Kirk McElhearn 13:04
Okay, let’s take a break now for real.

Voice Over 13:08
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Follow-up on the Geek Squad email phishing scam.

Kirk McElhearn 14:24
Last week, we talked about the Geek Squad emails that we have all received…well actually you didn’t receive them. I got a number of them our producer, Doug got a number of them and you’ve still jealous and you haven’t gotten any. And we have an article on the Intego Mac security blog. I’ll link in the show notes explaining how this works. And that this was leveraging Intuit’s QuickBooks servers to send invoices to people with a number that they had to call in order to, well basically cancel a $200 order that was placed on their credit cards. Josh went undercover. He called the scammers. Tell us what happened, Josh.

Josh Long 14:58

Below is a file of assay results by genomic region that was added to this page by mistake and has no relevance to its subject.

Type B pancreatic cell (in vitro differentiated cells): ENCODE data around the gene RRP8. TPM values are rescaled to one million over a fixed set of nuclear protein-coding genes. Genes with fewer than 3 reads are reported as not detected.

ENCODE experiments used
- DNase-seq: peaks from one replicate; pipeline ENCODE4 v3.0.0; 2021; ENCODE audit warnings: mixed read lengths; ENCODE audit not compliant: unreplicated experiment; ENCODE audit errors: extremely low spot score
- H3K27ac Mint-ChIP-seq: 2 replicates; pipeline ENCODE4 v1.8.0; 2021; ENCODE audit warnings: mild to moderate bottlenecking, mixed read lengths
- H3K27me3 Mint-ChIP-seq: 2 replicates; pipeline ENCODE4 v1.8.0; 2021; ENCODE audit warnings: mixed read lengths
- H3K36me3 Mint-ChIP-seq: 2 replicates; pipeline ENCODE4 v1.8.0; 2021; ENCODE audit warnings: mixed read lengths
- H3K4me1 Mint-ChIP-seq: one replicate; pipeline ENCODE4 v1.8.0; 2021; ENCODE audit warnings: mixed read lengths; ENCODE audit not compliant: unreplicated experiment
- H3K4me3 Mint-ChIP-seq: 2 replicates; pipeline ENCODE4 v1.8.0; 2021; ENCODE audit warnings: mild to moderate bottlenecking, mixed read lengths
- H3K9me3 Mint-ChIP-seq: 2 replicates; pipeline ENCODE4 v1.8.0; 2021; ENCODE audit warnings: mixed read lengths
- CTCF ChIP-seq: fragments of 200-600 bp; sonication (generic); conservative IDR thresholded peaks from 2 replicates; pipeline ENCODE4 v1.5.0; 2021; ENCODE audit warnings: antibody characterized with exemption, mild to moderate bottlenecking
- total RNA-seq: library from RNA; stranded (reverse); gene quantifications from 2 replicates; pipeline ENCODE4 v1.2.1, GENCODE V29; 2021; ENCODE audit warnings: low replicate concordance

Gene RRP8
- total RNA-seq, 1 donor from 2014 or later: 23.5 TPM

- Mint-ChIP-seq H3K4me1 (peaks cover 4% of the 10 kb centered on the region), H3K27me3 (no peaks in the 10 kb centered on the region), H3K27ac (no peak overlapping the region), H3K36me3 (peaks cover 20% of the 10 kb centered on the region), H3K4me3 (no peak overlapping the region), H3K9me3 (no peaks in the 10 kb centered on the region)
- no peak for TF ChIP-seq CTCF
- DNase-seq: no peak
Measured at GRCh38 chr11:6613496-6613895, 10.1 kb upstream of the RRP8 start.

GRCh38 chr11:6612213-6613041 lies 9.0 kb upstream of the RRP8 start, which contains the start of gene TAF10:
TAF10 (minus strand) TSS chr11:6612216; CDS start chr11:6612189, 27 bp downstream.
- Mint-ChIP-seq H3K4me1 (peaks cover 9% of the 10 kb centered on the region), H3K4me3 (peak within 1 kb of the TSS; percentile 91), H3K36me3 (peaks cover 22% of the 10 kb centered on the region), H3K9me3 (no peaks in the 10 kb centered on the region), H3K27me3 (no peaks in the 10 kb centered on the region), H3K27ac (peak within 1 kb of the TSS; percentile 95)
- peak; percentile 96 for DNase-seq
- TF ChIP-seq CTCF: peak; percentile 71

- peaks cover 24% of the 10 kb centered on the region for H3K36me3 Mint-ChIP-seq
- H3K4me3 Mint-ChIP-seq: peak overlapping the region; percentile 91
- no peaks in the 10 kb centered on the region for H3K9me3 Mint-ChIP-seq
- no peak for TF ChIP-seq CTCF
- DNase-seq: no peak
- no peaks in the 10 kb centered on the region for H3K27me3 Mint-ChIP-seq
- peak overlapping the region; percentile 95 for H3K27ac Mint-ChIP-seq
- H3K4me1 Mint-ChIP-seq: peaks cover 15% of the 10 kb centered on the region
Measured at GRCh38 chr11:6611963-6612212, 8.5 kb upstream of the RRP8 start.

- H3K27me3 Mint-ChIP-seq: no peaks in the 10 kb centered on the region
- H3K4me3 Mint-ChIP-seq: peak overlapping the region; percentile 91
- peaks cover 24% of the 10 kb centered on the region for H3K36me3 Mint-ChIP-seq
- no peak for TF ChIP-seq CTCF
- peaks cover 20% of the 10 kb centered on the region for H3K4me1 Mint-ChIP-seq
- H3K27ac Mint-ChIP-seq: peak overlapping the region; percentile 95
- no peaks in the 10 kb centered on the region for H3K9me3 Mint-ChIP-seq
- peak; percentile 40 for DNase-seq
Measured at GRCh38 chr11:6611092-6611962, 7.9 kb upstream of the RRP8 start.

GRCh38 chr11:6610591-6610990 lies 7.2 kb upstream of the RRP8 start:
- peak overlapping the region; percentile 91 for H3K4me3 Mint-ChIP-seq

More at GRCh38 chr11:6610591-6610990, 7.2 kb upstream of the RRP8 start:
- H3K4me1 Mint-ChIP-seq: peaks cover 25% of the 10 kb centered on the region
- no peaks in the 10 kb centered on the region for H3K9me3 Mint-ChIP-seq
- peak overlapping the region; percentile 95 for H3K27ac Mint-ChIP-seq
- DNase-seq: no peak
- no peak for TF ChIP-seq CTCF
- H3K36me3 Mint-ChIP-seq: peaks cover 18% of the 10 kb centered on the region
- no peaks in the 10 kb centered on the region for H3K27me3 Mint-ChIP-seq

That’s right and I did just double check, and I still don’t have any samples of this scam. (Aww, poor Josh. ) I know it’s very sad. Okay, so what did I do. Kirk and Doug, our producer, sent me copies of this scam email that they had gotten. So I had a couple of phone numbers from these emails. And I thought, Okay, well, let’s see what happens if I call up one of these numbers, because obviously, the whole thing is they’re trying to get you to call a number, so that you can say, hey, this charge doesn’t seem right. Can you cancel this for me, please. So I called them up. And I role played as an unaware victim, you know, somebody who just was trying to get them to cancel this charge that shouldn’t have happened, right? So I gave them an invoice number from Kirk’s invoice that we talked about on the show last week, the one that I knew other people had had. So I knew I wasn’t giving anything that was like uniquely identifying Kirk’s email address or something. They told me to go to a webpage, they told me to go to a particular site that isn’t where at least as of last week, when I wrote this up, it wasn’t on any major website, blacklists yet. It was just registered a month ago in March. And the title of the website was “os911” dot something. And when you go to this page, it asks you to enter a secure code, which the scammer has to give to you. And the reason that they do this is so that if anyone else is going and investigating the site, they won’t be able to see what the site is actually going to do or download any files from the site. You know, how like one time passwords work when you have like a second factor that Yeah, six digit code. Yeah, like they give you a six digit code. That’s exactly what this website was doing something exactly like that. So the scammer knew what code would work at any given space of 30 seconds. And they knew what code to give me to type into to that field. So they did. And what happened was, it prompted me to download some software. This was Mac software that was signed notarized software from a company called ConnectWise, which is a technology service provider. And this is one of those like remote administration tools. Apparently scammers use this tool a lot. Because when I went to that company’s Trustpilot page, I went to ConnectWise’s page on one of these sites where you can kind of like read customer reviews and things. A couple of the reviews talked about how someone had used ConnectWise software to try to scam them. And interestingly, and I put a screenshot of this, in my, in my article about this, one of the reviews described exactly the scenario that we’re talking about here, where someone claiming to be from Best Buy Geek Squad used ConnectWise to gain access to their computer without them knowing it. So it sounds like from this person’s description that what happened was, the scammer said, I’m gonna need you to log into your bank account. And we’ll check and make sure that the charges got reversed. And then when the person wasn’t seeing anything happen, then the scammer said, Oh, okay, well, it’s alright, just go ahead and put your computer to sleep. And we’ll call back later or something. And so the person does what they’re asked to do, they leave the room. And then the scammer goes to work because they still actually have access to the computer during this whole time. And then presumably, they would steal money from the person’s bank account, or whatever they’re going to do.